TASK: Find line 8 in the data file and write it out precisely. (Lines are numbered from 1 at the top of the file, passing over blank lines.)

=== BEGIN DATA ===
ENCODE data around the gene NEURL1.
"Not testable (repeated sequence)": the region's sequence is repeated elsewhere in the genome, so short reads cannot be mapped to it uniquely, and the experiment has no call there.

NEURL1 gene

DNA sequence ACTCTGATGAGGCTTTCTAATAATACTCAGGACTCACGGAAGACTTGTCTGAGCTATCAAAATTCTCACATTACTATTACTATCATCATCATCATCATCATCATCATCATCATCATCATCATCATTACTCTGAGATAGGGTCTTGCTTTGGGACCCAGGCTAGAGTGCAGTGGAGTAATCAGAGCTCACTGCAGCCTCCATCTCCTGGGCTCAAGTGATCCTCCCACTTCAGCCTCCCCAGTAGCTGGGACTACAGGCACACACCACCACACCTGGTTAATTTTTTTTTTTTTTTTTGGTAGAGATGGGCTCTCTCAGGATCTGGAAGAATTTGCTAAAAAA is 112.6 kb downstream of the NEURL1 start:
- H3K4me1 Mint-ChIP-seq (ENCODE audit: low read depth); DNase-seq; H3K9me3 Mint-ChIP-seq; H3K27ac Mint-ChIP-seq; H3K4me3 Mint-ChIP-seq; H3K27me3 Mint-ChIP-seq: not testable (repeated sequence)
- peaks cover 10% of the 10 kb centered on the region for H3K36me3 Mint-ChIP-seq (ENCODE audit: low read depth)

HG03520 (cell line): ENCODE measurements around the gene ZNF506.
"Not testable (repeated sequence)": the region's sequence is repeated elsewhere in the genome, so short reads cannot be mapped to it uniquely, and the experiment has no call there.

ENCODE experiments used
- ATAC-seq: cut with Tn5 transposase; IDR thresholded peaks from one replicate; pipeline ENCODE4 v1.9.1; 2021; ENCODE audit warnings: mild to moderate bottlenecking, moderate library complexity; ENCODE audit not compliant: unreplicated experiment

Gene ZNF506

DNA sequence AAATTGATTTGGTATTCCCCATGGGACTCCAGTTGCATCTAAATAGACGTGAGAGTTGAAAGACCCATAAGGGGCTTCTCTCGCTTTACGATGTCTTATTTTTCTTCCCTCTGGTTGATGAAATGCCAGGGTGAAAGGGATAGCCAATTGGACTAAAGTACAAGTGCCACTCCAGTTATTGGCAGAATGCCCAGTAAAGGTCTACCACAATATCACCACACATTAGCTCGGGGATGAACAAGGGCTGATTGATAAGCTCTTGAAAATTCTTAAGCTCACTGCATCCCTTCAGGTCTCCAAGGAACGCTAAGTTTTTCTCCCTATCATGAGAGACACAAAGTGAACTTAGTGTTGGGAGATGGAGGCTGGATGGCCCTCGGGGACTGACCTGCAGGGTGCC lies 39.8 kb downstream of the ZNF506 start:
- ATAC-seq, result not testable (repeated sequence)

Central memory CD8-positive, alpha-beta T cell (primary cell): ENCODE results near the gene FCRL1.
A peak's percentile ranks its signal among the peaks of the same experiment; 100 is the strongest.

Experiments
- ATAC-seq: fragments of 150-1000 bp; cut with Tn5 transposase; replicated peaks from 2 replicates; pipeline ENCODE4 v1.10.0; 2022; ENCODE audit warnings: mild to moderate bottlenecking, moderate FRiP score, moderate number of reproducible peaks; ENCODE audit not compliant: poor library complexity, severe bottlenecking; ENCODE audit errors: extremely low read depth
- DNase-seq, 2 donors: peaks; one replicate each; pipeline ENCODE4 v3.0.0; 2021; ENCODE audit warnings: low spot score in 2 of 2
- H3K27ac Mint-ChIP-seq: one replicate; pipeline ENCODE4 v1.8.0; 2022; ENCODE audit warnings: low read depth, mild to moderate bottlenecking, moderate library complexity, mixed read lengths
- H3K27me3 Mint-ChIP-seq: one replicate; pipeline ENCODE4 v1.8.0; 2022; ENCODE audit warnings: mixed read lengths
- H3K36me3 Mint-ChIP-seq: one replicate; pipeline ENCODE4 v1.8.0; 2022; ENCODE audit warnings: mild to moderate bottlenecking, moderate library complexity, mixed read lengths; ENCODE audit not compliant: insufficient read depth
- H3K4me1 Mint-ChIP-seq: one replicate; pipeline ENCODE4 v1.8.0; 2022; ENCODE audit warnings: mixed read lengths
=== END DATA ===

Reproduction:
"Not testable (repeated sequence)": the region's sequence is repeated elsewhere in the genome, so short reads cannot be mapped to it uniquely, and the experiment has no call there.